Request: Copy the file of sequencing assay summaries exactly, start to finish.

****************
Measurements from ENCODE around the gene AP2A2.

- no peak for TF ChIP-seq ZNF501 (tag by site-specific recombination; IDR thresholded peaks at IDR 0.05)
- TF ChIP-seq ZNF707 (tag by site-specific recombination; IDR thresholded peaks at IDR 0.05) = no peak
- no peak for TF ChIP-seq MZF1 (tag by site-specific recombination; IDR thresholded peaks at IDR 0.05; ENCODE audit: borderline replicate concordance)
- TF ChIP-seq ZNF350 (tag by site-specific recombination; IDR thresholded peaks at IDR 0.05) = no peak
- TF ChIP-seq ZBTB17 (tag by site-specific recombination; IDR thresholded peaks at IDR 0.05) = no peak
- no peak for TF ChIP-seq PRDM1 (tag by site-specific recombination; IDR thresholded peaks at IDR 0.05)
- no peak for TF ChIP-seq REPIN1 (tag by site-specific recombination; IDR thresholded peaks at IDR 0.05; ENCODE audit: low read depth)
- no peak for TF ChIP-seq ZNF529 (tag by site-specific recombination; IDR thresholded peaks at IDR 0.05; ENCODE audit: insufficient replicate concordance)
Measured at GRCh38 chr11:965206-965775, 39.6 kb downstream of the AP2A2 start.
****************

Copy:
Measurements from ENCODE around the gene AP2A2.

- no peak for TF ChIP-seq ZNF501 (tag by site-specific recombination; IDR thresholded peaks at IDR 0.05)
- TF ChIP-seq ZNF707 (tag by site-specific recombination; IDR thresholded peaks at IDR 0.05) = no peak
- no peak for TF ChIP-seq MZF1 (tag by site-specific recombination; IDR thresholded peaks at IDR 0.05; ENCODE audit: borderline replicate concordance)
- TF ChIP-seq ZNF350 (tag by site-specific recombination; IDR thresholded peaks at IDR 0.05) = no peak
- TF ChIP-seq ZBTB17 (tag by site-specific recombination; IDR thresholded peaks at IDR 0.05) = no peak
- no peak for TF ChIP-seq PRDM1 (tag by site-specific recombination; IDR thresholded peaks at IDR 0.05)
- no peak for TF ChIP-seq REPIN1 (tag by site-specific recombination; IDR thresholded peaks at IDR 0.05; ENCODE audit: low read depth)
- no peak for TF ChIP-seq ZNF529 (tag by site-specific recombination; IDR thresholded peaks at IDR 0.05; ENCODE audit: insufficient replicate concordance)
Measured at GRCh38 chr11:965206-965775, 39.6 kb downstream of the AP2A2 start.